On Monday and Tuesday this week we are going to have the AFR national Energy Summit in Sydney with everyone there, including Josh, Jay, Bill, Andrew Vesey and a different Malcolm Roberts (Chief Executive, APPEA). Should be fun.
The Weekend AFR had about half a dozen articles, led off by an article by Ben Potter, Angela Macdonald-Smith and Mark Ludlow (no doubt pay-walled) which said our energy has become dirty, expensive and annoyingly unreliable. They reckon something has to be done, it’s just that:
the causes identified by Prime Minister Malcolm Turnbull – or unofficial backbench energy spokesman Tony Abbott – are not the same as the causes power industry experts and regulators highlight. Continue reading Climate clippings 117
On September 28 we had the first anniversary of the dirty big storm the brought down the power pylons in South Australia causing a state-wide blackout, as the Heywood interconnector exceeded capacity and tripped.
Now the state want an apology from the PM. Energy minister Tom Koutsantonis: Continue reading Climate clippings 116
1. Liddell to go
The die was cast at the AGL annual general meeting. Liddell will be closed and not sold.
Mr Vesey spent the bulk of his address explaining how AGL would replace the capacity lost at Liddell, including new wind and solar farms, up to 750 megawatts of new gas-fired plants and a 100-megawatt upgrade to the more modern and larger Bayswater coal plant nearby. A 250 MW battery at Liddell and demand response will also come into play, he said.
Continue reading Climate clippings 115: beyond coal
1. Trump’s climate vandalism continues
Trump has picked a Republican politician, Rep. Jim Bridenstine of Oklahoma to oversee NASA, a job that often goes to astronauts or scientists.
Bridenstine, who is the former executive director of the Tulsa Air and Space Museum and Planetarium, said in a 2013 speech on the House floor: “Global temperatures stopped rising 10 years ago. Global temperature changes, when they exist, correlate with sun output and ocean cycles.”
Continue reading Climate clippings 214
1. Australia has experienced its hottest winter on record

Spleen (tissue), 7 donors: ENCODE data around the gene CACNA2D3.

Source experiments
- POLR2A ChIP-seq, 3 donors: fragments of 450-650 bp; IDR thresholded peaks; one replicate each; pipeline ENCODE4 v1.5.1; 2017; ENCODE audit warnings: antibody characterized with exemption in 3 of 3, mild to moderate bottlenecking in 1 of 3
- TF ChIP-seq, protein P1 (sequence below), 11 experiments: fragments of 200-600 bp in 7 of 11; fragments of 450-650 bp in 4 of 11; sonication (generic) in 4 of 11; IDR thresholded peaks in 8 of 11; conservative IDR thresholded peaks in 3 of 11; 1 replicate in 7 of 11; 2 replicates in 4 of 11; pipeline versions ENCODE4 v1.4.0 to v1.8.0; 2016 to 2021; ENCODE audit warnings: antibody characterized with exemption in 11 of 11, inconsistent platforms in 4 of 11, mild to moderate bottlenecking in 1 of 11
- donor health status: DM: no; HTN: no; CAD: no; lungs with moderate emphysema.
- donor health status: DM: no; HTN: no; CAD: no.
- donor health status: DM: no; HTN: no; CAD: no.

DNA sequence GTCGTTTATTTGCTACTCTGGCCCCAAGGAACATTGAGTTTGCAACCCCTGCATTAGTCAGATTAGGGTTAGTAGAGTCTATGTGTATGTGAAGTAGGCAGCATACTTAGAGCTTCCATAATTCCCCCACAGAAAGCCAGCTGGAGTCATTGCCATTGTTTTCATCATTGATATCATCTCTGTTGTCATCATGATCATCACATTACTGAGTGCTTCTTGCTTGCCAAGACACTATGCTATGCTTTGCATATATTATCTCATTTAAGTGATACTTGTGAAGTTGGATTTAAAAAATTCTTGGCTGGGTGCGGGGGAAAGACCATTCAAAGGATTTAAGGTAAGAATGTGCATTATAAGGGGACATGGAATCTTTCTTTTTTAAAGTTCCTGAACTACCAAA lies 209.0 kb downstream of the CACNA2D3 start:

From the Climate Council – Worsening climate change melts winter heat records:
The Australian Renewable Energy Agency says it is providing $12 million towards the $30 million cost of a major battery storage installation to be located on the Yorke Peninsula in South Australia and create a renewables-based mini-grid with the nearby Wattle Point wind farm.
The battery will pair with the local 90MW Wattle Point wind farm and local rooftop solar PV to form local micro-grid to ensure grid security and so keep the lights on in case the network failures elsewhere in the state. Continue reading Climate clippings 212
We plant about 9 billion trees each year. Unfortunately we also clear about 15 billion, leaving a deficit of 6 billion.
A system of using drones is being developed which could plant trees at 10 times the rate of hand planting and at 20 per cent of the cost by firing germinated seeds into the ground. Continue reading Climate clippings 211
That was the headline on the front page of the AFR on Friday.
Households are facing increases of up to 20 per cent, but businesses on five-year contracts signed in 2012 are facing hikes of as much as 83%. Continue reading Climate clippings 209
Coal India, the largest coal mining company in the world, has announced it will close 37 mines because they are no longer economically viable. That’s around 9 per cent of the state-run firm’s mines.
The government has announced it will not build any more coal plants after 2022 and predicts renewables will generate 57 per cent of its power by 2027 – a pledge far outstripping its commitment in the Paris climate change agreement.
Continue reading Climate clippings 208
1. Adani proposal to get free coal for five years
The ABC has got wind of a story that Adani, if the Carmichael coal plant goes ahead, will pay only token royalties to the Queensland Government.
Whether true or not here is a big handshake:
Continue reading Climate clippings 207
As linked by zoot on the last CC, pathogens are emerging as the permafrost melts, some capable of becoming active after long periods of time, even millions of years. There has been one case of anthrax becoming active after being frozen in a dead reindeer for 75 years. Continue reading Climate clippings 206